Mullinville Things to Do
No-one is sacred in Mr Ligget's eyes and everyone from local politicians to world leaders are represented with his wicked welding work.
His commentary proves thought-provoking and few works are simple. For instance, is he depicting Princess Diana as an innocent, stripped of her dignity by the media and put on display for all to see? Looking at it this way, the fig leaves are like those you see in paintings, carefully placed by the artist to preserve modesty.
Or is he saying Princess Diana was a willing participant in her own downfall, that she wanted no secrets hidden from the world? In this way she can be seen as an Eve figure, innocent at first but led astray and ultimately responsible for being shamed.
Some people call this collection of artwork 'Mr Liggett's totems.'
Here's Prince Charles as a shackled frog. Did Princess Di fail to turn him into a proper prince?
I love the manic running figure in front of Prince Charles...a Mr Fix It with a wrench for hands.
On the western outskirts of Mullinville along Highway 400 you'll find a huge outdoor display of art, sculptures, caricatures and political satire made from scraps of metal and old roadside signs.Related to:
- Arts and Culture
- Road Trip
Mullinville's round barn has an array of gifts and souvenirs, from postcards for 50 cents to hand-painted wooden shingles featuring the handsome barn for 15 dollars.
What to buy: There are also some original aluminium roof ridge caps with a sunflower pattern pressed into each which can be bought plain for 5 dollars or painted for 10 dollars.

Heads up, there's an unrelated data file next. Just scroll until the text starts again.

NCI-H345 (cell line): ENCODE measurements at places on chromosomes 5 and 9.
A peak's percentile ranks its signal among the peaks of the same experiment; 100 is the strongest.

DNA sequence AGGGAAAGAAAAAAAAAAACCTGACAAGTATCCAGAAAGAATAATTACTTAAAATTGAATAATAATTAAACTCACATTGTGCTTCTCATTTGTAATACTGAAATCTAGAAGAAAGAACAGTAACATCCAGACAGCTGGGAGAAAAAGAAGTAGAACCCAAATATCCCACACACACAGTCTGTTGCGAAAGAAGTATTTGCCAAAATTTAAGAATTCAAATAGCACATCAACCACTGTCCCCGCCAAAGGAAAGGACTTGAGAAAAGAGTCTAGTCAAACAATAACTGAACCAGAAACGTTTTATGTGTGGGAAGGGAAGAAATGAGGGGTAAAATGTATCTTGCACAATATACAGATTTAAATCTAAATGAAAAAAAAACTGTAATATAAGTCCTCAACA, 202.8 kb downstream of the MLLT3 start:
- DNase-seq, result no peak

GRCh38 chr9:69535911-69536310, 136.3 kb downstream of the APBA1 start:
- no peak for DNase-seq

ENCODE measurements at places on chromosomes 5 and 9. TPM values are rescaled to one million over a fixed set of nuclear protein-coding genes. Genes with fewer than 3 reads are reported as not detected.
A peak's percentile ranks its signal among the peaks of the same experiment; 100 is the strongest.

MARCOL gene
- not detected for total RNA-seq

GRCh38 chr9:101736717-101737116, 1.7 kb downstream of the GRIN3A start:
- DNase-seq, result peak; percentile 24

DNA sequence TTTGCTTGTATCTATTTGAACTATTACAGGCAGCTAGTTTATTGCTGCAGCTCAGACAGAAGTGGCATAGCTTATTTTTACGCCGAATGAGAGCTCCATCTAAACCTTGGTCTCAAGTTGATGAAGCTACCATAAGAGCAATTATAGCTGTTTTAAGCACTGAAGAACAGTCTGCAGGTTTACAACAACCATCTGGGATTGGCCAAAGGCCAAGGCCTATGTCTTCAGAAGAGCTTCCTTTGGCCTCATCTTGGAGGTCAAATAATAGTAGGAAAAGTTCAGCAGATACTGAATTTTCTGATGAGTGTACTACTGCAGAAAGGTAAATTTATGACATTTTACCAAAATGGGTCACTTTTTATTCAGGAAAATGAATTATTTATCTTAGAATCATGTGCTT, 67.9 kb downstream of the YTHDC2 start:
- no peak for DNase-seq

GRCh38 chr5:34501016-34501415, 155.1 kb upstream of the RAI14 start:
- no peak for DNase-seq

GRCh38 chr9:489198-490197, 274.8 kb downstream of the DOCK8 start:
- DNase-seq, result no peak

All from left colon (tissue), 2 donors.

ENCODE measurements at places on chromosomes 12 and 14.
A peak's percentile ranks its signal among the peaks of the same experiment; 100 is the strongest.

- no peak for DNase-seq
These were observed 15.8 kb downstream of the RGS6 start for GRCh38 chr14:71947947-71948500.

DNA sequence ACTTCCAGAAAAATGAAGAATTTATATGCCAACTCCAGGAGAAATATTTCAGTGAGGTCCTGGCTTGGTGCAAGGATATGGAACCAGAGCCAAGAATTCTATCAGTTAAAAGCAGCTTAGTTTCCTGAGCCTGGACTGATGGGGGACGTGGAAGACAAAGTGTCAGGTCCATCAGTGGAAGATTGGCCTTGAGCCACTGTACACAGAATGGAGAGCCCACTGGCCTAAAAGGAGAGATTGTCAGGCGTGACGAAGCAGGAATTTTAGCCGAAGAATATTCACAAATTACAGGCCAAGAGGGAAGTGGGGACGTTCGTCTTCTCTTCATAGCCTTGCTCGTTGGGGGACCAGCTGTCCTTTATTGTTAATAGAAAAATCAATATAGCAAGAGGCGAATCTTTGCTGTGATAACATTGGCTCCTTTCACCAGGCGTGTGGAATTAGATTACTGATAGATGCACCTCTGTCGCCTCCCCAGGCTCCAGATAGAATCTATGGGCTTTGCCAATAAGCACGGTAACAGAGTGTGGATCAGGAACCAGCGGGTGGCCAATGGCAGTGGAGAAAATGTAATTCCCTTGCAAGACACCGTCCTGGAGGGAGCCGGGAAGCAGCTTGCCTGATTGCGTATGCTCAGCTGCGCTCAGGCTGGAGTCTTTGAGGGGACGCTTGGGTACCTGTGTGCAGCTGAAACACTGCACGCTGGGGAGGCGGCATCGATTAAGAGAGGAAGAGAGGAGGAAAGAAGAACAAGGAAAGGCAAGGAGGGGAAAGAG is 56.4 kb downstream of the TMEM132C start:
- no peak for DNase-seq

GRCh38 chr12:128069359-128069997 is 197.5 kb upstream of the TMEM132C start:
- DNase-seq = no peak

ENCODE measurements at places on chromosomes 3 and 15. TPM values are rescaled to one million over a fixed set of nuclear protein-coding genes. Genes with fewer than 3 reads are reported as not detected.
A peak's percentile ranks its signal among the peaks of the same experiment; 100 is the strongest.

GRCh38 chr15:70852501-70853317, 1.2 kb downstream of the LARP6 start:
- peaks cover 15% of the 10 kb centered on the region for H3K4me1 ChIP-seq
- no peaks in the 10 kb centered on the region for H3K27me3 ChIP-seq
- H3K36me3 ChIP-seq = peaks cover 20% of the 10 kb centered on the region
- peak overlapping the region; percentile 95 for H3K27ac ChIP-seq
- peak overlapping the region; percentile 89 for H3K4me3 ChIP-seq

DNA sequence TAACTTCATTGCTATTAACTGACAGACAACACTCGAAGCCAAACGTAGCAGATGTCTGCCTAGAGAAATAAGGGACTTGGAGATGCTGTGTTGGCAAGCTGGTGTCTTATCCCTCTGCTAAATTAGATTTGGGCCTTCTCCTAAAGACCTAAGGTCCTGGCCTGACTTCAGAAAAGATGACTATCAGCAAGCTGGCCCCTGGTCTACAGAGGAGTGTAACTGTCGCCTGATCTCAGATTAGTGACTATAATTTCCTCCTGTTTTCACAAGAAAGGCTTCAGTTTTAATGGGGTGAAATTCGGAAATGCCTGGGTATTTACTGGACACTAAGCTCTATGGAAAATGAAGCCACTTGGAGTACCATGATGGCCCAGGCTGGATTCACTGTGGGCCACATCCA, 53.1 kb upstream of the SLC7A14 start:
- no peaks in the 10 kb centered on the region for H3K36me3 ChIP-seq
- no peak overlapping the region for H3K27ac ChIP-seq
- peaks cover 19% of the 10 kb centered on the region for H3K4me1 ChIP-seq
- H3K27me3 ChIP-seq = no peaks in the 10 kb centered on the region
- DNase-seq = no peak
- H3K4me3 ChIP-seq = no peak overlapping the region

Pick out what you like and put the money in the trust box!
You can also find round barn mugs and T-shirts sold at the Sunflower Plaza shop in Mullinville.
Mullinville Off The Beaten Path
This old round barn belongs to the National Register of Historic Places and is open to the public. You can step in to admire the unique roof structure, climb up to the hayloft (now used as a dancefloor for the occasional weekend concert), see farm tools, look at old photos of the barn and read about its construction and renovation. There are no staff to greet you, just mooch around at your leisure and turn off the lights on your way out!
The barn was built in 1913 to shelter 28 draught horses, including a registered Percheron stallion imported direct from France. It is 70 feet across and 50 feet high. By 1994 the structure was on the verge of collapse when it was saved by the locals and named as a building of national importance.
A photo of the barn received an 'honorable mention' in the Kansas State Board of Agriculture Barn Picture Contest of 1919.
Follow the signs off Highway 54. It's 3 miles south of Mullinville, then just over 1 mile west, with the last bit on a firm gravel road.Related to:
- Road Trip
- Budget Travel